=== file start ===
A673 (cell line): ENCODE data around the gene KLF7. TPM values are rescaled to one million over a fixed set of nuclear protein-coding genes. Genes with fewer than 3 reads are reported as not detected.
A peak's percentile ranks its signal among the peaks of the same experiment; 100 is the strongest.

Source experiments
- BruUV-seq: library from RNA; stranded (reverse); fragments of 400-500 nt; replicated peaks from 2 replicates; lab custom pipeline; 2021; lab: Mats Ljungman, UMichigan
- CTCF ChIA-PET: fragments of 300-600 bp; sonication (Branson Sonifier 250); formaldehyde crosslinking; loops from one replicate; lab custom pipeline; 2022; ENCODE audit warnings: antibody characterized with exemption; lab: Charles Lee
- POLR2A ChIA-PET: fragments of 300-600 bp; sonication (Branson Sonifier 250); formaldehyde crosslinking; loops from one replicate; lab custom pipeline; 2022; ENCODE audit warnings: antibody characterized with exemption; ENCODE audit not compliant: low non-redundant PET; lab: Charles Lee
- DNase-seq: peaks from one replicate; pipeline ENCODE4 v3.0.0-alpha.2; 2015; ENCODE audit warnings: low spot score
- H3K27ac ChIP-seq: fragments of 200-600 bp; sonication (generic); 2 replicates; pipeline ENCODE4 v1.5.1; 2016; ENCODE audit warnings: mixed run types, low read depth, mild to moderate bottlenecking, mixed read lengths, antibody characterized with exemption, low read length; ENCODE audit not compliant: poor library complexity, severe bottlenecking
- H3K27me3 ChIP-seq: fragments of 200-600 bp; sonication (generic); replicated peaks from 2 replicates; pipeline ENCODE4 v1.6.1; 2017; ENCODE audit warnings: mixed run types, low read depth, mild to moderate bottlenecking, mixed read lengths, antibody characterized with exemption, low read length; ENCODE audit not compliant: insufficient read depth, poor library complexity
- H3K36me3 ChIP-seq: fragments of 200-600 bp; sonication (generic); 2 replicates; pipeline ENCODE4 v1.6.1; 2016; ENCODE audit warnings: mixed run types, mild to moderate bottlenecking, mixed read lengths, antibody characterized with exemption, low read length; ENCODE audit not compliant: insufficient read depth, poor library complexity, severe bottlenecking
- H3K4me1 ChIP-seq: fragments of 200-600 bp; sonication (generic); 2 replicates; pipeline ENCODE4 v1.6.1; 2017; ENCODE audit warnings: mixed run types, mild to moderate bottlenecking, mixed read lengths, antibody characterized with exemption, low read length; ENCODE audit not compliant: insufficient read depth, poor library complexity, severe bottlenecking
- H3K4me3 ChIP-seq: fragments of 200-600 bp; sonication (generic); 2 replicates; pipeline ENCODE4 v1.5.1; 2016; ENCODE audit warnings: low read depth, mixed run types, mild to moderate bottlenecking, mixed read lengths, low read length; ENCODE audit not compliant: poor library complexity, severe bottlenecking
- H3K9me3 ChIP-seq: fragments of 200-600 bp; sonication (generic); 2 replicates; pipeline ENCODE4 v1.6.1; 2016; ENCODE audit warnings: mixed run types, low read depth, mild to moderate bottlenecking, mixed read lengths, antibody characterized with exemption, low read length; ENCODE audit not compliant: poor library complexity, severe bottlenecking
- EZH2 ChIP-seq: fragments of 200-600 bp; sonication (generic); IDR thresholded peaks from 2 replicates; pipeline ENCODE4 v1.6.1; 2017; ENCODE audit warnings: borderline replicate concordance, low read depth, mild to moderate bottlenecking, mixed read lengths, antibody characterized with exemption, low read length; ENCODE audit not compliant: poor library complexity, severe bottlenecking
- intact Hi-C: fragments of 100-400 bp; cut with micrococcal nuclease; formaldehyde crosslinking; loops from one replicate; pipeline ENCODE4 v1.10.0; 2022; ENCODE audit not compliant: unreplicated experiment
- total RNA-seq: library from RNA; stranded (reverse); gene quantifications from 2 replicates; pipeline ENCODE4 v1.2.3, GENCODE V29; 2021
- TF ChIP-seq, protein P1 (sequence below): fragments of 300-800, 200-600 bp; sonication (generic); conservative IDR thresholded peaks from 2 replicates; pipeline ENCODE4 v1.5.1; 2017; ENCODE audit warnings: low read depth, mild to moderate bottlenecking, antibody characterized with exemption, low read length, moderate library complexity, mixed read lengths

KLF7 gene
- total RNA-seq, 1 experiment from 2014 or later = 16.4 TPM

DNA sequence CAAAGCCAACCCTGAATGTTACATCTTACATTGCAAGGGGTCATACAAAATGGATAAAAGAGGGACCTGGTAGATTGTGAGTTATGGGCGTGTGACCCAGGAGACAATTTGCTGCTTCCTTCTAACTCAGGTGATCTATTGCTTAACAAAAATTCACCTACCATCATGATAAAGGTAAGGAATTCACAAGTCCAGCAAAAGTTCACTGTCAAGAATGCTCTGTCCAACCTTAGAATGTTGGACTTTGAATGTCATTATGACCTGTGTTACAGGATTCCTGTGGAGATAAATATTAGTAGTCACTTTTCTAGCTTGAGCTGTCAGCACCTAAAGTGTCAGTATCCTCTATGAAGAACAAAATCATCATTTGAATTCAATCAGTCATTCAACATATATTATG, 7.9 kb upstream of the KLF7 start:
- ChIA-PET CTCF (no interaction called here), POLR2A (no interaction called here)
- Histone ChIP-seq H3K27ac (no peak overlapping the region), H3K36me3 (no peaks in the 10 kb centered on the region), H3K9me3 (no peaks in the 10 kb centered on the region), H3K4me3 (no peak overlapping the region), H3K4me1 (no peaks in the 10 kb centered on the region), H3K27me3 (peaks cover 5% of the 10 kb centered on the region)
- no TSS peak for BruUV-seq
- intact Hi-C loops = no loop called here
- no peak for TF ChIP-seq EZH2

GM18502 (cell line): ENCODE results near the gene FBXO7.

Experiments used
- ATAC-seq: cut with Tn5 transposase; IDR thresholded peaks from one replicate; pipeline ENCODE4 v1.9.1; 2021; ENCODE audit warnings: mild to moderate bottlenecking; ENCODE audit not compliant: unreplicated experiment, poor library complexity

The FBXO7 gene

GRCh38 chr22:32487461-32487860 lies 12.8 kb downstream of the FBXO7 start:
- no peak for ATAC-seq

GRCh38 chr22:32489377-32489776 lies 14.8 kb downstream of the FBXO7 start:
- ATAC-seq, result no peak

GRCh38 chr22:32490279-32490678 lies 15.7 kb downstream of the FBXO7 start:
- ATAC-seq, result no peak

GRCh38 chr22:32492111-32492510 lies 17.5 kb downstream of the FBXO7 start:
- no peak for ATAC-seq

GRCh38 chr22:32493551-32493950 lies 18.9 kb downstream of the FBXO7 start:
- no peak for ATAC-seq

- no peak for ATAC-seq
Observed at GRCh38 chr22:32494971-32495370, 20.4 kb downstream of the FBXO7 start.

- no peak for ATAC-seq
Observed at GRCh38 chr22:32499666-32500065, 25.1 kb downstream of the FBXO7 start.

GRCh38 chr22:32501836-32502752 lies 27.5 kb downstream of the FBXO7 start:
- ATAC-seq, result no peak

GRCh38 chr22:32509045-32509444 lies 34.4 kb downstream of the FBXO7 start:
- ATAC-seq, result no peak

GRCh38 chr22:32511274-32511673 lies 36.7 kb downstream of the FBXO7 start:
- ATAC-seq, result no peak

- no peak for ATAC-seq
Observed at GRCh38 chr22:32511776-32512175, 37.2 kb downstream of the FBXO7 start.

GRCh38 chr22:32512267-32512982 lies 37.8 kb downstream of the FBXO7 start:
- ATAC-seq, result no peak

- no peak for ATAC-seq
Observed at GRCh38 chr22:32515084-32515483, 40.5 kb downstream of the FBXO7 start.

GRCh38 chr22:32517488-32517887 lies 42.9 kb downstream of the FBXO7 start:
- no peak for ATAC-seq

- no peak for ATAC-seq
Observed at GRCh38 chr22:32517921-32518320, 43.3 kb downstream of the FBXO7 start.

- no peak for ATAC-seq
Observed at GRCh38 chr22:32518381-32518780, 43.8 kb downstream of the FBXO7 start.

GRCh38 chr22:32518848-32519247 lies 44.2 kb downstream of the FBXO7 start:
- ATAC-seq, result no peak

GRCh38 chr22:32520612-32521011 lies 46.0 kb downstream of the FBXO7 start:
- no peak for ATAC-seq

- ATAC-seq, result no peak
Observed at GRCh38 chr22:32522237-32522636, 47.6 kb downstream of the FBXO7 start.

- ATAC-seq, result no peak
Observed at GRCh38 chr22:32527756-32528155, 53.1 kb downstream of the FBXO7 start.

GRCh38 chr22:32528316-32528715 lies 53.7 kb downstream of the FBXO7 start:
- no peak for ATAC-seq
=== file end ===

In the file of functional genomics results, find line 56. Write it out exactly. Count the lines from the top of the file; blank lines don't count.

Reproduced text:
GRCh38 chr22:32517488-32517887 lies 42.9 kb downstream of the FBXO7 start: